“We're winding down on the enrollment coverage period, which ends March 31,” said Gerry Skinner, a manager for Tampa Family Health Centers. “We're trying to get as many people in and educate them. We need to educate the public, because a lot of people are not exactly sure how it runs or what it means. So what it means is if you educate them, then they will be able to get the insurance they need.”
Chair of Doctors for America Mona Mangat echoed Skinner's sentiments and also offered support for TFHC.
“We expect lots of people that need help coming out to get educated so they can make informed decisions on their health care options. We have been planning this event for several months and this seemed to be an ideal choice. They're well seeded into the community and they have a great operation here. They've been very welcoming and great to work with”
Other organizations involved in Saturday's event included Enroll America, Planned Parenthood, MomsRising, Protect Your Care, Organizing for Action and National Congress for Black Women. From Tampa the tour heads north, stopping in Orlando and Jacksonville before ending in Tallahassee.
“It's really amazing,” said Alice Chen, Executive Director of Doctors for America. “When you look at the papers and on the news, it looks like a very political situation. But when we actually get on a bus and go into a community, and actually talk to real people who are struggling in their lives, they totally get it. They understand why this is important and their excited to get healthcare.”
Among those is Tampa resident Karen Clay. The health insurance provided by the ACA allows her to have one less worry as the time constraints of taking care of her disabled son prevents her from having a regular job.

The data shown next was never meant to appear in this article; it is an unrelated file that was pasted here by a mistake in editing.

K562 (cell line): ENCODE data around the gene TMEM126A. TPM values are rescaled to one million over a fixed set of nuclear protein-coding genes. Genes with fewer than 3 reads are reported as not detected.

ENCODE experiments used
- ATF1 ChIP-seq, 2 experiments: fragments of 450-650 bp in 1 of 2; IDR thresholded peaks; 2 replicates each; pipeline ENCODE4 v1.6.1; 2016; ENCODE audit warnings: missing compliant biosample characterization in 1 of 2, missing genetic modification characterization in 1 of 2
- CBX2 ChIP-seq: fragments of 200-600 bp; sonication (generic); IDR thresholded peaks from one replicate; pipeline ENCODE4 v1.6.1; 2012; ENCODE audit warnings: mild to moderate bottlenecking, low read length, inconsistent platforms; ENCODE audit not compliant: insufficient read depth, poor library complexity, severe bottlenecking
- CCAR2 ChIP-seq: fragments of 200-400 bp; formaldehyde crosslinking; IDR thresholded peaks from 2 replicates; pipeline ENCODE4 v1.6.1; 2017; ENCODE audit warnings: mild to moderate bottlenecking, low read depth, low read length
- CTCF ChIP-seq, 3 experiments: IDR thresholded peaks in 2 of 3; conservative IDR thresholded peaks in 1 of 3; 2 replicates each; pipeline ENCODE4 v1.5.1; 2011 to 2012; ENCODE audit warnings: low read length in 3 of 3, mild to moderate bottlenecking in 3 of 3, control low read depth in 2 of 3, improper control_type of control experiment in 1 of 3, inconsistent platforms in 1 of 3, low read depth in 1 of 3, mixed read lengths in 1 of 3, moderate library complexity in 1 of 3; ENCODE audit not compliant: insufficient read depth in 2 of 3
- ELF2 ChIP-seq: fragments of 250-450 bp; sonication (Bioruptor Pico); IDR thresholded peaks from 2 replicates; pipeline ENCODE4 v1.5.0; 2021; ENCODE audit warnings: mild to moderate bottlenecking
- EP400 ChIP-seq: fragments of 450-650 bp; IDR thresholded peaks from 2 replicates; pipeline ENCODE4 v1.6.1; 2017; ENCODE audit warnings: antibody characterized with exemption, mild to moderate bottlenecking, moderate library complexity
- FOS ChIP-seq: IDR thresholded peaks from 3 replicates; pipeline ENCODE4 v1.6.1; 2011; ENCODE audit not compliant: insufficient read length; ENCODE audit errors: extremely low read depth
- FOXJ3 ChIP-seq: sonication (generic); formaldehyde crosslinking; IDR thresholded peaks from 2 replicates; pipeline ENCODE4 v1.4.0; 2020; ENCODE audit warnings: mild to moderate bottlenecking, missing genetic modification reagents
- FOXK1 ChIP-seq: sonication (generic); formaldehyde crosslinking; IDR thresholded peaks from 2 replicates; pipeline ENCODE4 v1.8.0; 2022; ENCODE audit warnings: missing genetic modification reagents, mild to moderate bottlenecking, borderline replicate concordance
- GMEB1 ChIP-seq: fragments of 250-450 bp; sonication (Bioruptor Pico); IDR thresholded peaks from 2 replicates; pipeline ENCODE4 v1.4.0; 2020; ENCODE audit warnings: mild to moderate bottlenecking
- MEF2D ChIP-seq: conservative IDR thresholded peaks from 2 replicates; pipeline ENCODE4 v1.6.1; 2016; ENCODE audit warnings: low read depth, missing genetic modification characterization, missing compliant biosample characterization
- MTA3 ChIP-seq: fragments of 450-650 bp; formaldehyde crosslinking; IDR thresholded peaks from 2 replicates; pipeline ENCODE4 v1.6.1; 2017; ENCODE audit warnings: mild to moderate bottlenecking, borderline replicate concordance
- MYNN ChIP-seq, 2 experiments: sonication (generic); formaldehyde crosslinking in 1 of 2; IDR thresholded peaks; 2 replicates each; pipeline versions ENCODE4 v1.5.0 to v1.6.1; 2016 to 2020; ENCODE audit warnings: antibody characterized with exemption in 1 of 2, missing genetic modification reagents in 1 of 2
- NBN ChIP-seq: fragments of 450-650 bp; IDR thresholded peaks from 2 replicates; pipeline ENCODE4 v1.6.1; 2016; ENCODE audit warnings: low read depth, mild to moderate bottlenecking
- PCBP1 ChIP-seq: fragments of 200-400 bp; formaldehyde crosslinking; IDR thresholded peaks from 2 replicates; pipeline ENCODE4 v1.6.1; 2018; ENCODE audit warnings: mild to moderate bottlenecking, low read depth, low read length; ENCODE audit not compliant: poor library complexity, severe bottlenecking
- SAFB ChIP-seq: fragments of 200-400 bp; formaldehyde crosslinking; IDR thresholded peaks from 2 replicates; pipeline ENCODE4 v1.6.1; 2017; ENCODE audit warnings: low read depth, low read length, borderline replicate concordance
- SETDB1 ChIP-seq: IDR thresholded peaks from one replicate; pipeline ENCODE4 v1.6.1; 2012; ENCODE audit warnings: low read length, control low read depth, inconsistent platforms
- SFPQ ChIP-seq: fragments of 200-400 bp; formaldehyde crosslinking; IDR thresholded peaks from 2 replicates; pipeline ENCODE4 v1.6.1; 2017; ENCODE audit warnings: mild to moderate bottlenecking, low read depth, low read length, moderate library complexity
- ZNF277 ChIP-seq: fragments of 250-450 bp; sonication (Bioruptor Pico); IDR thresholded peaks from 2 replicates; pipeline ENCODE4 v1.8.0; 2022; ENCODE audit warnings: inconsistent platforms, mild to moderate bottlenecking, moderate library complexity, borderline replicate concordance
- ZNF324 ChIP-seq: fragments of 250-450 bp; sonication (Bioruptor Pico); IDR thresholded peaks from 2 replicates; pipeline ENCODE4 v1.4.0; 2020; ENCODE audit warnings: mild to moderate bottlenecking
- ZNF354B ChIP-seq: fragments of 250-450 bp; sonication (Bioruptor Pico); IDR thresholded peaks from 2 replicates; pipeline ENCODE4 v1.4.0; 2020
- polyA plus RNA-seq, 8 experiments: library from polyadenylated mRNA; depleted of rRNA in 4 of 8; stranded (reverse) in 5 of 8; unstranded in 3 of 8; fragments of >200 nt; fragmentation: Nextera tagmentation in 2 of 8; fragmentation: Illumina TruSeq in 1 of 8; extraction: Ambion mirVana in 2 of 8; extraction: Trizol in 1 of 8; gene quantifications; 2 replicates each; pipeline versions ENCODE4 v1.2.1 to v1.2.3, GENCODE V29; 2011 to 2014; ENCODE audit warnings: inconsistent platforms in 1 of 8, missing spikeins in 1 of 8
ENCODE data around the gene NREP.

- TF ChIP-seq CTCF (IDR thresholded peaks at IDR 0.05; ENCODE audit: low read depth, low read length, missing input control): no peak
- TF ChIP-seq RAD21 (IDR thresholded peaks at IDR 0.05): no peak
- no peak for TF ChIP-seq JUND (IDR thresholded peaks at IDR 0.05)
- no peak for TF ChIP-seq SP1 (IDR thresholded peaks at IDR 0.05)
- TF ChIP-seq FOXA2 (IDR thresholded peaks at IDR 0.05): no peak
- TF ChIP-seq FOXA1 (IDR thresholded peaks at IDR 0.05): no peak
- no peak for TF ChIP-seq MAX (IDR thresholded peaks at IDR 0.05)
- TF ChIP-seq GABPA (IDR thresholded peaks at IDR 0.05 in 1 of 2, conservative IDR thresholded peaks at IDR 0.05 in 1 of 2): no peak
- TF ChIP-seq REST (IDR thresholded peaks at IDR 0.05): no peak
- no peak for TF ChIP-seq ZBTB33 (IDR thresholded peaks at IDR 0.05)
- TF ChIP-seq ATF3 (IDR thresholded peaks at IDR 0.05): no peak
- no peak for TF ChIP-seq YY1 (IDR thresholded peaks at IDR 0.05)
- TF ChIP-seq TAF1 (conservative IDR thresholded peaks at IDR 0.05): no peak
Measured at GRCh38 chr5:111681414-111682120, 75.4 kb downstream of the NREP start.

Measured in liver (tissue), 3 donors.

“I take care of my son who is disabled for almost 34 years, and when I was no longer able to work because I needed to be with him all the time I had no employment. So, now he is under one of the medicaid waivers that allow family members to be caregivers, but I still couldn't afford insurance with that and I also had a preexisting condition. When I tried to get insurance it was almost $1000 a month. With the Affordable Care Act, it's considerably lower and I get the tax credit. It's just that families of people who have disabilities really need to get on the website and find out not only that they can get insurance, but more than likely they are saving. If we're not healthy, then we can't take care of our loved ones. There's a large segment of the population in the United States who are in the same position as I am. We initially had full time employment, then you go to part time employment, then you go to not having a job at all. That's the sacrifice that we make and without the Affordable Care Act, we'd never be able to get insurance.”
Notable attendees included Mayer Bob Buckhorn and State Representatives Janet Cruz and Betty Reed. Acknowledging the political elements of the ACA, Representative Reed hoped successful events of Saturday would lead to softening stance on the issue by the state government, where the ACA and more specifically Medicaid expansion has proved to be a divisive topic.
“Tallahassee is not accepting the money to do the expansion and I am not happy about that. We are still trying to work through the issues, but we have to provide some type of insurance and that's where we are right now, we've got to do something, we can't just walk away and leave these people. … What I see happening with events like today is that they have to recognize that these people.”
“In Florida we have so many people who can't get health insurance, but we also have an entire gap of people who will not be able to get covered, because the governor and the legislature haven't expanded medicaid,” added Chen on the topic. “I really hope that those people who are in a position to demand decisions really look at their communities, look at the people who are benefiting from health care and do the right thing.”